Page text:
PSY5101H: The neurobiology of engrams

Instructor: Paul Frankland (


Memories are thought to be encoded as enduring physical changes, or ‘engrams’, in the brain. Karl Lashley was among the first to use an empirical systematic approach in an attempt to localize an engram. Famously, his search proved unsuccessful, and his conclusion—that the engram is elusive—became widely influential.  From today’s perspective, we appreciate that this elusivity is, at least in part, due to the sparse, distributed and dynamic nature of memory representations in the brain, making engrams challenging to identify and ‘pin down’ using traditional neuroscientific methods.  However, new mouse genetic tools have recently been developed which provide unprecedented opportunities to visualize and manipulate defined brain regions and specific cell populations. The goal of this course is to discuss to what extent these contemporary studies have brought us closing to finding the engram.


Tuesdays 2-4 pm in Sidney Smith Hall, room 560A


5101 schedule updated (March 1)


Students will present and discuss recent ‘engram’ papers. For each class, 2 papers have been selected. For each paper a presenter will be assigned, as well as a discussant. The presentation should be 30-40 minutes followed by 10-15 minutes of discussion.

Non-presenters will read the papers before the class and submit a 0.5-1 page summary of each paper, including 3-4 discussion points/comments/questions. These are to be emailed to the instructor ( no later than 11:59 pm on Monday evening.


1) Presentations (30%). Student will get to present twice during the course. Each presentation is worth 15% of the final grade.

2) Participation in class discussions (40%). This grade will be based on the weekly summaries (20%) as well as ability to lead and participate in class discussions (20%).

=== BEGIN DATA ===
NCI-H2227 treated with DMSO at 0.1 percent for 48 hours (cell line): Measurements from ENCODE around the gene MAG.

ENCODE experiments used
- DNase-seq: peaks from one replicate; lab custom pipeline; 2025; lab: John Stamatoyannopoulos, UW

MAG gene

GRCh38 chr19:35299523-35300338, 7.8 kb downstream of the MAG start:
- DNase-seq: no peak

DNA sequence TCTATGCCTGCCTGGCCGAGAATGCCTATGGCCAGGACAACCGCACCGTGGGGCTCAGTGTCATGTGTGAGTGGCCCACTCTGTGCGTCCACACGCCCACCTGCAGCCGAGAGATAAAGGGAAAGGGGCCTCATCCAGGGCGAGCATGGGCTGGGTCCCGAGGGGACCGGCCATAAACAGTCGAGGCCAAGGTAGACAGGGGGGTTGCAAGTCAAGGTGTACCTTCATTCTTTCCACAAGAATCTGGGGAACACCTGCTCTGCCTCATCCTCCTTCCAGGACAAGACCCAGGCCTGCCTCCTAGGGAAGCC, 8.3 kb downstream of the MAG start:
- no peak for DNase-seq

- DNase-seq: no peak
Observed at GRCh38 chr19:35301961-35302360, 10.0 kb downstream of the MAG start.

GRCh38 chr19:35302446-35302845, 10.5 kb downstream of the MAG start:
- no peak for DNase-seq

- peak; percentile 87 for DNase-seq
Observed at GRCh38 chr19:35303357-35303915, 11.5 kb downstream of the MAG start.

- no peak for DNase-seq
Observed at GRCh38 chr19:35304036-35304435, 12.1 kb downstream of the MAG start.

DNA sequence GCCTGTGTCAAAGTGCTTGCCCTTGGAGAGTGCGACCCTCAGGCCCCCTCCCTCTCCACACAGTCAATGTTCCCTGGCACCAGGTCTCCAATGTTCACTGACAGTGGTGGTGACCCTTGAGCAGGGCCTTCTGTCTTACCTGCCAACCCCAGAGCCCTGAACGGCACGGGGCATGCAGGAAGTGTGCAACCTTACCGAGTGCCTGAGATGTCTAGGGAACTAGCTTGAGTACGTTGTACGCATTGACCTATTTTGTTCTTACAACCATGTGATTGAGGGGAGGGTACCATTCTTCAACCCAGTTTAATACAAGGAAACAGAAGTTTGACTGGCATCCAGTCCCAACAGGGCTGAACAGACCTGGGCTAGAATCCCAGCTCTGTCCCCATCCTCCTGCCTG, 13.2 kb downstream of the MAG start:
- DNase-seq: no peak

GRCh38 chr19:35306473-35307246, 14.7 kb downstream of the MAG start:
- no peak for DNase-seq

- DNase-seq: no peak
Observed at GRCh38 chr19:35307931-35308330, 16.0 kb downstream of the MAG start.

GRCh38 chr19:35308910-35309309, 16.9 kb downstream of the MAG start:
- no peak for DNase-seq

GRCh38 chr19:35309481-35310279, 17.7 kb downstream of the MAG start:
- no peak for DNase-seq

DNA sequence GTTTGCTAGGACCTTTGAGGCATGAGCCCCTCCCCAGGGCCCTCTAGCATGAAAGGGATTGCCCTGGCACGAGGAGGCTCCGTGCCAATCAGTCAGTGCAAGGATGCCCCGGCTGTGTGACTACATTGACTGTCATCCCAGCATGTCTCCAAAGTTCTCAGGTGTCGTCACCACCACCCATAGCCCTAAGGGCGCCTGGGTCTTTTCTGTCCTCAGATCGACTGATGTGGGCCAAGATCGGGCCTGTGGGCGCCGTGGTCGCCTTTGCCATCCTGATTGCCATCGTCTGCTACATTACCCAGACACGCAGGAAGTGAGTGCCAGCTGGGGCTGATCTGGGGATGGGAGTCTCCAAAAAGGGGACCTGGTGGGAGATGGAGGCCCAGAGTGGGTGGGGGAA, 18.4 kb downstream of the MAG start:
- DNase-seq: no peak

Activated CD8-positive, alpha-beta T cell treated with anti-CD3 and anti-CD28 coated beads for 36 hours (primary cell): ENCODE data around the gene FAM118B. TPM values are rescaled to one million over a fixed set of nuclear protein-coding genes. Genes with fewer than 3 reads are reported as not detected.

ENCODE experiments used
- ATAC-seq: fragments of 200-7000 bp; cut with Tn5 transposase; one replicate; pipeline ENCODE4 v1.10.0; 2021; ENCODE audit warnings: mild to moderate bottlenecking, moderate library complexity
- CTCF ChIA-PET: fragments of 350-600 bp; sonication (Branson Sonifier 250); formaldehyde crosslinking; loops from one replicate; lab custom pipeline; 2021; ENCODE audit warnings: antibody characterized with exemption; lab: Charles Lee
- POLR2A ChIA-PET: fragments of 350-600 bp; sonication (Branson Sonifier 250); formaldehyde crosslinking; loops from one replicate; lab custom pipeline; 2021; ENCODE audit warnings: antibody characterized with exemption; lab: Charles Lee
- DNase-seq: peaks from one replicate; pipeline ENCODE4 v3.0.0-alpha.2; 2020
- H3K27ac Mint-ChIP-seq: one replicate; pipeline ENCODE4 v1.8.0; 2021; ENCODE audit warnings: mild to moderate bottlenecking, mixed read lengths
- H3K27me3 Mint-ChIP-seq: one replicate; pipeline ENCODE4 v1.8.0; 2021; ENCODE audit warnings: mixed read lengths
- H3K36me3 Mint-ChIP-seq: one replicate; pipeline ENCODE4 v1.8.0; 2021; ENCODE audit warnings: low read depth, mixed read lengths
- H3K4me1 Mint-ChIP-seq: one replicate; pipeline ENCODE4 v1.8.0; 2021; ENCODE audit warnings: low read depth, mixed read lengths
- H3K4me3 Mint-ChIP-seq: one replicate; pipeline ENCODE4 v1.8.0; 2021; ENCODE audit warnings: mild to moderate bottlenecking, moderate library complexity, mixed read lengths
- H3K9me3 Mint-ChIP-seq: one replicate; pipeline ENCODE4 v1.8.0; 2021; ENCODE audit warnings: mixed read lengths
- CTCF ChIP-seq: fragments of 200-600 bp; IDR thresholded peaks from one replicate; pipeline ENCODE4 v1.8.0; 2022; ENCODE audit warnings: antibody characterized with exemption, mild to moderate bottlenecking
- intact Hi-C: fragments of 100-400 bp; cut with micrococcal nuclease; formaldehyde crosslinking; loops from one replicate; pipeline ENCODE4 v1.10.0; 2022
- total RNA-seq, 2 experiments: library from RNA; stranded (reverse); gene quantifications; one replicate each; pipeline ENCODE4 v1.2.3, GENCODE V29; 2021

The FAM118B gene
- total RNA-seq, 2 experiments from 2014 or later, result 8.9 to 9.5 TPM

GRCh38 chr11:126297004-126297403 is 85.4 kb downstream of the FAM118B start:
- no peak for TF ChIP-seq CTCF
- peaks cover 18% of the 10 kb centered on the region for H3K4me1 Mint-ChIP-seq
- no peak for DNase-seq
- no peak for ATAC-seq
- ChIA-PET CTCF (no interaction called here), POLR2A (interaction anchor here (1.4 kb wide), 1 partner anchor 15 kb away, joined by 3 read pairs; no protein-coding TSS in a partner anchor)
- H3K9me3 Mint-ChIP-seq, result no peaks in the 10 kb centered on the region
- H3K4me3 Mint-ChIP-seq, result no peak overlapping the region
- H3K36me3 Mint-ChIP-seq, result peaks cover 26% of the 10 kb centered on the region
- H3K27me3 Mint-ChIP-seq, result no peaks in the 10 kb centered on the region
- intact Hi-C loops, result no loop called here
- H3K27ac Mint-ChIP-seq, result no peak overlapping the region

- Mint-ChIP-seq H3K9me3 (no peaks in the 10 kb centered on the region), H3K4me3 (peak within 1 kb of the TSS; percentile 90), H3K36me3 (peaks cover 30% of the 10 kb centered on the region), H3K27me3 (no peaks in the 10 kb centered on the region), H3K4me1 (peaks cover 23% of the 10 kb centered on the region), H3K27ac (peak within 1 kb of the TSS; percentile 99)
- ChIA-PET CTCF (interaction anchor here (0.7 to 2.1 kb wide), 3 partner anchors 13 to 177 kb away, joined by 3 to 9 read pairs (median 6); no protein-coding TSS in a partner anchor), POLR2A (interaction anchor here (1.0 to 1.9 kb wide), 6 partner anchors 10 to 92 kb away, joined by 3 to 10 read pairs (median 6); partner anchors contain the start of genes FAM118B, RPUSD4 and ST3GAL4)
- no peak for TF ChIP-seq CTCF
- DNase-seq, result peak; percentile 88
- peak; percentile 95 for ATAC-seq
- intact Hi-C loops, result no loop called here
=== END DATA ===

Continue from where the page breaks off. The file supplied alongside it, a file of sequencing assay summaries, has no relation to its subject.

3) Assignments (30%). There will be two assignments. Students will write “New and Views” style commentaries (~1000 words) on recent engram papers. The first is due during reading week. The second is due at the end of term. Both contribute 15% to the final grade.


Detailed schedule

Week 1,  January 12: Frankland lecture FINAL (Frankland), course organization

Historical overview of engram studies focusing on the work of Semon, Lashley and Penfield

Week 2,  January 19:  Seeing the engram, immediate early genes

[Guzowski et al], [Reijmers et al]

Week 3,  January 26:  Seeing the engram, replay

[Singer et al], [Tambini et al]

Week 4,  February 2:  Erasing the engram

[Zhou et al], [Nabavi et al]

Week 5,  February 9:  Reorganizing the engram

[Tayler et al], [Denny et al]

Reading week,  February 16:  Assignment 1

Week 6,  February 23:  Distributed engrams

[Tanaka et al], [Wheeler et al]

Week 7, March 1: Erasing pathological engrams

[Ramirez et al (2015)], [Hsiang et al]

Week 8,  March 8:  Artificially expressing the engram

[Liu et al], [Kim et al]

Week 9,  March 15:  Creating false engrams

[ramirez et al (2013)], [de Lavilleon et al]

Week 10,  March 22:  Allocation

[Han et al], [Yiu et al]

Week 11,  March 29:  Interacting engrams

[Tse et al (2007)Tse et al (2011)], [Richards et al]

Week 12, April 5:  Assignment 2